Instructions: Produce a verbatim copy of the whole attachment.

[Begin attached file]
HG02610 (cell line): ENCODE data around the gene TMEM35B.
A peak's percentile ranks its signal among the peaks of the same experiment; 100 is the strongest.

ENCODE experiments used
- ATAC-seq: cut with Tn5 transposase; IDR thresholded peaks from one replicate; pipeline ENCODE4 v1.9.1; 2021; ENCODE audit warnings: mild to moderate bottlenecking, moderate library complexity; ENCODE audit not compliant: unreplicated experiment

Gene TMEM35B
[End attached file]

HG02610 (cell line): ENCODE data around the gene TMEM35B.
A peak's percentile ranks its signal among the peaks of the same experiment; 100 is the strongest.

ENCODE experiments used
- ATAC-seq: cut with Tn5 transposase; IDR thresholded peaks from one replicate; pipeline ENCODE4 v1.9.1; 2021; ENCODE audit warnings: mild to moderate bottlenecking, moderate library complexity; ENCODE audit not compliant: unreplicated experiment

Gene TMEM35B